BY Harsimran Kaur ON Oct 28 , 2021 IN BOOK REVIEWS, THE FORTUNE MEN/NADIFA MOHAMED/FICTION
“The Fortune Men” is about the protagonist Mahmood Mattan’s tryst with plagiarized discrimination and incorrigible perceptions abrasive enough to fracture an individual’s sanctimonious belief in humanity. A sailor who fortuitously lands in Cardiff and marries a Welsh is oblivious to the incongruous turn of events that claim his destiny to be witchcraft of the insouciant watch dogs.
The author Nadifa Mohamed opens a can of worms denuding the despotic vandalism of the colored race, by the imperium, plummeting them straight to a hole fraught with loathe and disgust. As proud as one can be, Mahmood wears a badge of a Somali with pride and presents himself as a pious Muslim with condescension of Allah as forgiving and merciful. Incriminated for the murder of Miss Violet Volacki, a shopkeeper, which is unflinchingly denied by Mahmood, leads to a never-ending round of accusations and false testimonies making him squeal like an ant struggling under the load of a matchstick.
Mahmood can’t undo what has been heaped on him. The final indictment leaves him initially shattered but he straightens his toes and opens his clamored fist to soak in the ray of light—a light personified of his honesty and virtue. He seeks solace in the incarceration of treachery and ambiguity shoved down his throat charging him for a murder he did not commit. His bellowing of his innocence remains bereft of impunity and puts him on reclusive radar of joys and sorrows portentously shared with his wife and three sons.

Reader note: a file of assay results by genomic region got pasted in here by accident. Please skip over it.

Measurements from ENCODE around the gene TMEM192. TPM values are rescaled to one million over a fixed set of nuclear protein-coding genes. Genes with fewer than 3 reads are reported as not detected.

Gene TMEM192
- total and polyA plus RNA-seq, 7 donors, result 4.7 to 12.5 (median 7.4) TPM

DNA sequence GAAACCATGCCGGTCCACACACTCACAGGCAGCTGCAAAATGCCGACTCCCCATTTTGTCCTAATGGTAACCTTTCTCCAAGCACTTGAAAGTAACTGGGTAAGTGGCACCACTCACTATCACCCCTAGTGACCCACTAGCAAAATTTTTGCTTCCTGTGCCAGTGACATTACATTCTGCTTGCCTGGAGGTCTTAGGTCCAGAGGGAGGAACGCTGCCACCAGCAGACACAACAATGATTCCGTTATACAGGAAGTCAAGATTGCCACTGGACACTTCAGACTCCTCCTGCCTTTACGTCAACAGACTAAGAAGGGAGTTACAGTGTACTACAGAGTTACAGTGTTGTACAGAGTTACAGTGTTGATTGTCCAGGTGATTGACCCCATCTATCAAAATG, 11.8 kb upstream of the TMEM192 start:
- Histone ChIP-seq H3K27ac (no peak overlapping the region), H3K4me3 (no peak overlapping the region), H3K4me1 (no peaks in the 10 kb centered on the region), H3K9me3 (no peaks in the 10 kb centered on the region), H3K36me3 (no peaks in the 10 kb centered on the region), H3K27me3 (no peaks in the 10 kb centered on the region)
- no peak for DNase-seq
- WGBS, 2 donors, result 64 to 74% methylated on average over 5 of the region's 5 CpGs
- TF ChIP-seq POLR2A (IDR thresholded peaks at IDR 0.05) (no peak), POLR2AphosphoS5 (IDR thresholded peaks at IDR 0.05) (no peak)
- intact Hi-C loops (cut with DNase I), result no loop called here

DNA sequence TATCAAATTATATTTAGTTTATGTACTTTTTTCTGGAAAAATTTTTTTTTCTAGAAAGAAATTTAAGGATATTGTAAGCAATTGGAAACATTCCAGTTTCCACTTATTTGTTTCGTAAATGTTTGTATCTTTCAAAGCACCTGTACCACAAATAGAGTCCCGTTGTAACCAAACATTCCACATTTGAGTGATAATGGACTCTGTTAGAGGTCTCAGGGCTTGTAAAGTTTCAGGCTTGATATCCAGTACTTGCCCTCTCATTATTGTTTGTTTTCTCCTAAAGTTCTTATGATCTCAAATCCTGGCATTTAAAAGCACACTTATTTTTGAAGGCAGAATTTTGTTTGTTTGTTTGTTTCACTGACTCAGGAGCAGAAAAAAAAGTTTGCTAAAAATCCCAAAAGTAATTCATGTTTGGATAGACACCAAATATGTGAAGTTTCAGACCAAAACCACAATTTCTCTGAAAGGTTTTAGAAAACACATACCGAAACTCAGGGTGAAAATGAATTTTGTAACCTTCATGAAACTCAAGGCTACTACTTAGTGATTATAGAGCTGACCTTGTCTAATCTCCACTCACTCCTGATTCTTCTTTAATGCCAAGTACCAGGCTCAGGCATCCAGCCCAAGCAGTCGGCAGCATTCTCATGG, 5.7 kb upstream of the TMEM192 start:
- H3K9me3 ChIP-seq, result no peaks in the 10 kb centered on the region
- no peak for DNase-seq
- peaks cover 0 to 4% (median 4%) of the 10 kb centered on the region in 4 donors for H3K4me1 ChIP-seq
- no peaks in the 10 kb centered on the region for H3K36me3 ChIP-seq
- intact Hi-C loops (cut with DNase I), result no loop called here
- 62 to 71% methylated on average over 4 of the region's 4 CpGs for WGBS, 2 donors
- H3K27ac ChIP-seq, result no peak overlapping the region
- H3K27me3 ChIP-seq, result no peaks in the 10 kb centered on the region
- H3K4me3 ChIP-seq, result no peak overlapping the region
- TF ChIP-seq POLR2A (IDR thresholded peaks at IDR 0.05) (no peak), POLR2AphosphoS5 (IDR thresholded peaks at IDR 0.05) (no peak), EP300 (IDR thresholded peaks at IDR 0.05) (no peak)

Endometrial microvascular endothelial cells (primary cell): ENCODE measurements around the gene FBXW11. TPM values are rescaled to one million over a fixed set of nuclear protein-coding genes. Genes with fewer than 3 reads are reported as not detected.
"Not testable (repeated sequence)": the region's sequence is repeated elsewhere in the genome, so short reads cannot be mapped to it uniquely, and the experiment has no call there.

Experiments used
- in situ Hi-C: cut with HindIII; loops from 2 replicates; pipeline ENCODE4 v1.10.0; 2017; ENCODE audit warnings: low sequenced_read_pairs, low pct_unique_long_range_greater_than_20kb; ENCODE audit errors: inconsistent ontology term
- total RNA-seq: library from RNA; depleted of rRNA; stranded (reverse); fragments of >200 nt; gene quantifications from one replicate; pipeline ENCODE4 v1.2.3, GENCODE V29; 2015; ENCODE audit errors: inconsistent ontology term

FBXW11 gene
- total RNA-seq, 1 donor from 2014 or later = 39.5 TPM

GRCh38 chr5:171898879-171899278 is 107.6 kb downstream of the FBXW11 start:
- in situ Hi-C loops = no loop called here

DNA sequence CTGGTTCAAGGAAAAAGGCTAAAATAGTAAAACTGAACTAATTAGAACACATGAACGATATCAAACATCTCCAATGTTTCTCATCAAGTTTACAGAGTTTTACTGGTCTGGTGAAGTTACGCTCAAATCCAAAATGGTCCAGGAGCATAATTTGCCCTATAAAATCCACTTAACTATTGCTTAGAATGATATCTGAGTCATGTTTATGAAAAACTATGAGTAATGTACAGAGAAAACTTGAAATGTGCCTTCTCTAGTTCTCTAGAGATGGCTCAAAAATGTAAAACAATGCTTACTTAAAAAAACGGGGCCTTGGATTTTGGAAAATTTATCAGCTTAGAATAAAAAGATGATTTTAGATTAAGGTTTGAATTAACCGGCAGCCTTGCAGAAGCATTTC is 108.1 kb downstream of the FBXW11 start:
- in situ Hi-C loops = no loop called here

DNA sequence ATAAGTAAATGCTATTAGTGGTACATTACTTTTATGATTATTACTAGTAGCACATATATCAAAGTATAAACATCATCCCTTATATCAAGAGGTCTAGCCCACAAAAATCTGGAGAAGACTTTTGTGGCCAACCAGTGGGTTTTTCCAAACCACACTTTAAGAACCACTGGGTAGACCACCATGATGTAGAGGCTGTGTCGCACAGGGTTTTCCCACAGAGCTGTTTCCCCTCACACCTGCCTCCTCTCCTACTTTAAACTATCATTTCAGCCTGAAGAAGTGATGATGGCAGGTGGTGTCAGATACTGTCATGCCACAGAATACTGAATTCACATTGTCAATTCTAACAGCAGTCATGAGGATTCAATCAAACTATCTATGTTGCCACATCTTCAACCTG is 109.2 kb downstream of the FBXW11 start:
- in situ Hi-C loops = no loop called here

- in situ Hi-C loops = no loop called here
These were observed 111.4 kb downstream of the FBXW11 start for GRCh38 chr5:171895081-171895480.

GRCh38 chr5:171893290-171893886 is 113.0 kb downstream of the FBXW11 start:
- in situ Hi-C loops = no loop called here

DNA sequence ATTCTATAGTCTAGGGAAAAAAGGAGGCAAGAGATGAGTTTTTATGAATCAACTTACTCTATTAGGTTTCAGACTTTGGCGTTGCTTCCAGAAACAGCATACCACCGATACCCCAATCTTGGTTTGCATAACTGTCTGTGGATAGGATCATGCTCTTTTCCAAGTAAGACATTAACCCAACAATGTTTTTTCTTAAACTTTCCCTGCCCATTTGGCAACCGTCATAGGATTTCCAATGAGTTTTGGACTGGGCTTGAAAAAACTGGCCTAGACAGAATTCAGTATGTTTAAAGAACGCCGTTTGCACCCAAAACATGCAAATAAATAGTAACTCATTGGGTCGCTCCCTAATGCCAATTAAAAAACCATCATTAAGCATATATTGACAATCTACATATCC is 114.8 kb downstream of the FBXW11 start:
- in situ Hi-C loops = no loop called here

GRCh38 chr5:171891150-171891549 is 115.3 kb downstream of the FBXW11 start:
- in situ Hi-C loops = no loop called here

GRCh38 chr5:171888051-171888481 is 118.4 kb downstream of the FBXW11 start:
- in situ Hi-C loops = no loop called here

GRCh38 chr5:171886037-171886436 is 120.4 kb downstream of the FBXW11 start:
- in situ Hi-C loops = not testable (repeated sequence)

Racism and depriving a person of his identity is like a heated caldron emanating bubbles likely to purge the emollient skin. To counter the insolent war of discrimination, we need to seek refuge in the compassion residing within us and inclining ourselves to the pain and dejection the world faces, which would eventually justify every existence to be important and subject to fair living.
Nadifa Mohamed’s eloquent expressions of one’s bereavement, dismay and perfidy are a call to humanity to exfoliate the pores of prejudices and stop insinuating to protect the edifice of an individual’s belief and identity.
Poignant and introspective!!